Styx: Shards of Darkness review

Written by Jake Tucker

March 21, 2017 | 13:16

Tags: #cyanide #stealth

Companies: #focus #focus-home-interactive

Styx: Shards of Darkness review


How about vomiting up a clone of yourself to take basic actions though? This is Styx's big skill, allowing you to clone yourself as a distraction, to manipulate items, or to die on your behalf. You can reassign all of your skill points any time you're at the Skills Bench between levels in Styx, and eventually I came to reassign all of my skills towards this discipline, and I had a bit of fun tossing cocooned clones of myself down to inhabit later, breaking into impossible locations to grab what I needed and then switching places with a clone in a safe location at the push of a button.
This probably made the game a little bit too easy, but thematically the shift between silently prowling forwards to get to a well-guarded haul of treasure, and then blitzing your way through it grabbing as much treasure as possible before you have to punch out and eject to a clone was a satisfying loop.

The alternative on being discovered would be to try and run away — also a solid solution — or fight, with fighting being fairly terrible in this game, offering just the chance to parry a single enemy’s attack, with a successful attack offering you the chance to kill the enemy with a button press. It's not supposed to be a combat game, and wisely it doesn't put energy into making that combat compelling. No concerns on my part, but be warned that pulling your dagger in anger is just going to end up with Styx making a terrible joke about your parents or something.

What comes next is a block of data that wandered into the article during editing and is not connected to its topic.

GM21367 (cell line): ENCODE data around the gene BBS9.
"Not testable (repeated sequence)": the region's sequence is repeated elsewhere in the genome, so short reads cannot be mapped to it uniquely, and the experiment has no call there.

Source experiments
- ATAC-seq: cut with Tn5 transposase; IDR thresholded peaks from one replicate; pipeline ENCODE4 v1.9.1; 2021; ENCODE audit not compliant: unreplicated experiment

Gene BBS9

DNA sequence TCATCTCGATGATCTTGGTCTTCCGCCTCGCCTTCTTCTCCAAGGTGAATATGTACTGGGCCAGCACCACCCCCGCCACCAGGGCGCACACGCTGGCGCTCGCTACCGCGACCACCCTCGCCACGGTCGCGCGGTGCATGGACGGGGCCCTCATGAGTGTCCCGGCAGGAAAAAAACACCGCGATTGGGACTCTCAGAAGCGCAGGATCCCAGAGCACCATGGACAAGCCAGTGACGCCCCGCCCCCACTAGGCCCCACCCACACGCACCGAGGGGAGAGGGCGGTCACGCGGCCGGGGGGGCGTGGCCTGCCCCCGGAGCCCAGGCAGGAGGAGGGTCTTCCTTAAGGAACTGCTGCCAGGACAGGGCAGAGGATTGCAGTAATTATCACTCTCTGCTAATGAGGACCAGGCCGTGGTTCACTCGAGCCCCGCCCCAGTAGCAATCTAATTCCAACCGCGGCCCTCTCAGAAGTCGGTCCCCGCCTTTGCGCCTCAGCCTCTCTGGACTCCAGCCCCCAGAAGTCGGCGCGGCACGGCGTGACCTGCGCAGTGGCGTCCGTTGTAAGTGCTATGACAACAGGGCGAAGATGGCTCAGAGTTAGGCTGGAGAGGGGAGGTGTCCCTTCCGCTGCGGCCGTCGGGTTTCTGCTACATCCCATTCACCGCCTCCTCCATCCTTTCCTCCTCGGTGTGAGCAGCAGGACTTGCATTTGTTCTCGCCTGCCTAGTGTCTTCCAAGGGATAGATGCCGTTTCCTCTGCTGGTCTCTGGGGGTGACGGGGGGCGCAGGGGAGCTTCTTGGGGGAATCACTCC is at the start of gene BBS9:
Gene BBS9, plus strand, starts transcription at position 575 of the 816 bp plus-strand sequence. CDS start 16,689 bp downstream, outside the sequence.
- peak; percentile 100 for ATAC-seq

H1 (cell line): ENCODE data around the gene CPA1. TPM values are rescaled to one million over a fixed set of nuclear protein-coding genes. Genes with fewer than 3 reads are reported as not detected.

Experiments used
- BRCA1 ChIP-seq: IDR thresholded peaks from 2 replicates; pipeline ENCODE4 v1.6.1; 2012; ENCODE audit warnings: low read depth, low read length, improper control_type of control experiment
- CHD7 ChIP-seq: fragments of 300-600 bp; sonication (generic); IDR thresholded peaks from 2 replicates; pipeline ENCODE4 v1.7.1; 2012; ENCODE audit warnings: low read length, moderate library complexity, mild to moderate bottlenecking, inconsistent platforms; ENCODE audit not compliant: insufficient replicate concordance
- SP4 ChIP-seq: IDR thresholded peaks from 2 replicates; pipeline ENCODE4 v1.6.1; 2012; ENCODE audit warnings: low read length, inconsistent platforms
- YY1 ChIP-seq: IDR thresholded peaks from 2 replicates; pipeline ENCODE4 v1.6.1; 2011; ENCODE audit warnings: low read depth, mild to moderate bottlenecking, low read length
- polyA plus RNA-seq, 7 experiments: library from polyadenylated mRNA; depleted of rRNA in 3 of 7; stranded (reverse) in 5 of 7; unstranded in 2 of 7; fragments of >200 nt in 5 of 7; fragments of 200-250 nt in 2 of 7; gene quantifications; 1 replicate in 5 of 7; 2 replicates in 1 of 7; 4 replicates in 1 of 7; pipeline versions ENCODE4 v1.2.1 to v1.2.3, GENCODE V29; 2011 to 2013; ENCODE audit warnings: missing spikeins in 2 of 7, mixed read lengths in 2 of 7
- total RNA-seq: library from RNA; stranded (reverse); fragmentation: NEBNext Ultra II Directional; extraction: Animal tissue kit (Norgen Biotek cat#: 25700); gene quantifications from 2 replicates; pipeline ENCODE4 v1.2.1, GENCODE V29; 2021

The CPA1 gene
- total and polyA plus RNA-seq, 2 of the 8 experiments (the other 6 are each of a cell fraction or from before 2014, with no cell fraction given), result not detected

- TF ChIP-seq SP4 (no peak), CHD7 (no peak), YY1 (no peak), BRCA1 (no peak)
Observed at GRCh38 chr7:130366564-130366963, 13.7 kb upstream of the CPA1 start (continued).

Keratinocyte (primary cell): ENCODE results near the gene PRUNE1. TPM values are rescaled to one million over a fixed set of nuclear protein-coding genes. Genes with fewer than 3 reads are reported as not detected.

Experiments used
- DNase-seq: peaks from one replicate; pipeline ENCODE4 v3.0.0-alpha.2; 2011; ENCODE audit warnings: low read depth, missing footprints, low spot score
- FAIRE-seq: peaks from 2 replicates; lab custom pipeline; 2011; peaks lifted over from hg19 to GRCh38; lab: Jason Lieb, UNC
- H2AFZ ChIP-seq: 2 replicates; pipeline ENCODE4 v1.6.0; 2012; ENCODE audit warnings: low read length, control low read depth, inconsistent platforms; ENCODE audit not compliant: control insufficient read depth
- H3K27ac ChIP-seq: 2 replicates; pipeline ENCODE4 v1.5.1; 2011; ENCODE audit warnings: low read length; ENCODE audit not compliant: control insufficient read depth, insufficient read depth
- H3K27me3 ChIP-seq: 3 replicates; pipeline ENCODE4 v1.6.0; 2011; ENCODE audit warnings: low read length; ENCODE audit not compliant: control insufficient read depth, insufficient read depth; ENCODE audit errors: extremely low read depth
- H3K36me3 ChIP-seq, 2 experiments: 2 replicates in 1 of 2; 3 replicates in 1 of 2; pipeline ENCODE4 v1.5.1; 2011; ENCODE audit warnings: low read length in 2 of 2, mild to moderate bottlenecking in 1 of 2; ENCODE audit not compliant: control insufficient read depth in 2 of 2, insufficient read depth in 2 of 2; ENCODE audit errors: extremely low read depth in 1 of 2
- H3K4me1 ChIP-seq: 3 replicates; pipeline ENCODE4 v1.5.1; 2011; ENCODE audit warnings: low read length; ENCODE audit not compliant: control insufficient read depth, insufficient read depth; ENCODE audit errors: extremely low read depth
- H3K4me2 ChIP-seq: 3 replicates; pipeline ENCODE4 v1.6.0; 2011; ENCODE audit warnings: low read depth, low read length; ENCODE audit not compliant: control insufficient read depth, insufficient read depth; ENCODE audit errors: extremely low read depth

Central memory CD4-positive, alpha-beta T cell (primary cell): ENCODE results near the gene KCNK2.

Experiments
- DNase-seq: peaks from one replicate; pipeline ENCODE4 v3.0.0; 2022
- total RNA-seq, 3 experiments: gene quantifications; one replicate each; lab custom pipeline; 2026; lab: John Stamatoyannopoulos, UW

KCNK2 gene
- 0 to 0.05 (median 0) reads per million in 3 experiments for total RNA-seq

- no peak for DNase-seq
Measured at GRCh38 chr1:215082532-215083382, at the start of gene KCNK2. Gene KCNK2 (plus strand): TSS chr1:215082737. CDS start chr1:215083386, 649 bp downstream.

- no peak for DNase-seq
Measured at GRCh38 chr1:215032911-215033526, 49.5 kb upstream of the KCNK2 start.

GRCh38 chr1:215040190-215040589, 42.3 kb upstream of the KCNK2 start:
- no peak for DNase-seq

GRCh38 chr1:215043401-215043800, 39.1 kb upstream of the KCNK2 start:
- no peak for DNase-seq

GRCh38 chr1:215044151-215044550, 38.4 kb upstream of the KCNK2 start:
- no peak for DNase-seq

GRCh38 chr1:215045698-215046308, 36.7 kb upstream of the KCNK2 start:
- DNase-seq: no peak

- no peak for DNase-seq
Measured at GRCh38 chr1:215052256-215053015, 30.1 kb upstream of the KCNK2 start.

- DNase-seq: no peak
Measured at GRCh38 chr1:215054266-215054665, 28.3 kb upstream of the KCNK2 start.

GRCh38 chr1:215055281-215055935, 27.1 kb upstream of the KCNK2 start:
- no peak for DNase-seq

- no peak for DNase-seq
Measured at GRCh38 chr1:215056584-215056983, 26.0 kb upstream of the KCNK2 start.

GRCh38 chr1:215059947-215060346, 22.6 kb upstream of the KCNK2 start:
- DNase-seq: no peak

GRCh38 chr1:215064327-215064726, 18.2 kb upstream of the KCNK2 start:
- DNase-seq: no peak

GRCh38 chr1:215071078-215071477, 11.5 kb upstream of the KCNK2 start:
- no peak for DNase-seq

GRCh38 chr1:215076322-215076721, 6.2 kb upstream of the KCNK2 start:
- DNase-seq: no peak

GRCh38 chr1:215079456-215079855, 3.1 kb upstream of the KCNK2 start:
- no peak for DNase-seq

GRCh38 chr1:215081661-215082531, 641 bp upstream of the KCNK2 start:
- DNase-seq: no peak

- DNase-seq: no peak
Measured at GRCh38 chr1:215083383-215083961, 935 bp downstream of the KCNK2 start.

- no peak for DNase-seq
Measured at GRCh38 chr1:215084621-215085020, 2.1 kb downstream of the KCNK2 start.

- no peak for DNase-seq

Styx: Shards of Darkness review


The game looks nice, when you're not playing with Amber Vision turned on perpetually, and the environments are actually quite detailed. There's a lot of verticality to the maps, so you'll be shimmying up and down on ropes, scaling cranes, dashing over rooftops and generally doing some parkour as much as possible. With this in mind, the amount of fall damage you take in conjunction with how hard it is to regain health often feels a little harsh, but it's a learning curve and I quickly got used to it and stopped tossing myself from rooftops quite so much. Thing is, I like tossing myself from rooftops

Styx isn't a bad game. The stealth is good and the occasional puzzle is well-timed enough to give you a break from the skulduggery. Much like its predecessor, Styx: Shards of Darkness isn't likely to win any awards, but it does what it sets out to do elegantly and doesn't have too many jarring flaws. If you can look past the annoyance of its titular character, that is.
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